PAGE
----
‘It’s time for the political games to stop,’ Texas school advocates call on final day of legislature

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On the final day of the 88th Texas Legislature, public school advocates urged Gov. Greg Abbott and the Texas Senate to end their pursuit of vouchers or education savings accounts.

ESAs had been a priority for the governor and lieutenant governor this session. However, legislation to create the program was defeated in the House, making it likely to reappear if the governor calls a special session.

Had the ESAs passed, they would have sent public funds to private schools for the first time in modern Texas history.

At a press conference Monday morning from Austin, Texas, Texas School Coalition Executive Director Christy Rome said lawmakers need to hear from parents and educators that “Texans do not support putting public funds in private and home schools” that have no taxpayer responsibility.

Kevin Brown, who heads the Texas Association of School Administrators, said the state now has a record of funds that lawmakers decided not to allocate to public education. That’s because a bill that would have raised teacher pay and increased money for public schools was tied to ESAs and ultimately failed.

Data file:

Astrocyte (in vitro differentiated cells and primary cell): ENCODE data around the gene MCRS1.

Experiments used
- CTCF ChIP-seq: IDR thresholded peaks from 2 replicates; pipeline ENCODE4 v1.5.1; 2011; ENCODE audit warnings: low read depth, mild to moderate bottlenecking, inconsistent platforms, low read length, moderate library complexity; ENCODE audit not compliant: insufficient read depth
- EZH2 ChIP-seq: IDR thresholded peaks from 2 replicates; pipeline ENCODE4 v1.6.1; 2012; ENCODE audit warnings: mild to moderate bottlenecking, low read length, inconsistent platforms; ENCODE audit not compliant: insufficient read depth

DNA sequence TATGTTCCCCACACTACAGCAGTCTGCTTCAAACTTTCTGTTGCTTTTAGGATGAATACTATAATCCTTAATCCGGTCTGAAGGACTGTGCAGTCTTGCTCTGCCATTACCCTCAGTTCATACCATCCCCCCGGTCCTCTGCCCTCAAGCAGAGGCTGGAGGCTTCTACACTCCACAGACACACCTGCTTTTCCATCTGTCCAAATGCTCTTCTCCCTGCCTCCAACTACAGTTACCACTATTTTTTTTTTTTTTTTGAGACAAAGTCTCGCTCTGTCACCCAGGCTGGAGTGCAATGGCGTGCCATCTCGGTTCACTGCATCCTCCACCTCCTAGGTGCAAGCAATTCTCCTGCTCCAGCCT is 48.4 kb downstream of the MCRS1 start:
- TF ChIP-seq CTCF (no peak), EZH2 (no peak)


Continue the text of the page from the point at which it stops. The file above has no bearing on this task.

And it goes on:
“The Senate’s inclusion of vouchers was a poison pill and they knew it,” Brown said.

“It’s time for the political games to stop. To give teacher pay raises, to adjust for inflation and not hold these funds hostage,” Brown added. He said Texas ranks 43rd in per-student funding compared to the rest of the country.

“We’re in a race to the bottom,” Brown said.

Plano ISD School Board President Nancy Humphrey said Texas public schools are now inadequately funded, even though it’s a constitutional requirement, even with the state’s historic 2023 budget surplus .

“Texans don’t want to give away billions of dollars to private schools without a system of accountability,” Humphrey said.

The bond legislation proposed and pushed through this session would not have required private schools to change their rules, which currently allow them to deny students for a variety of reasons, academic, financial or otherwise.

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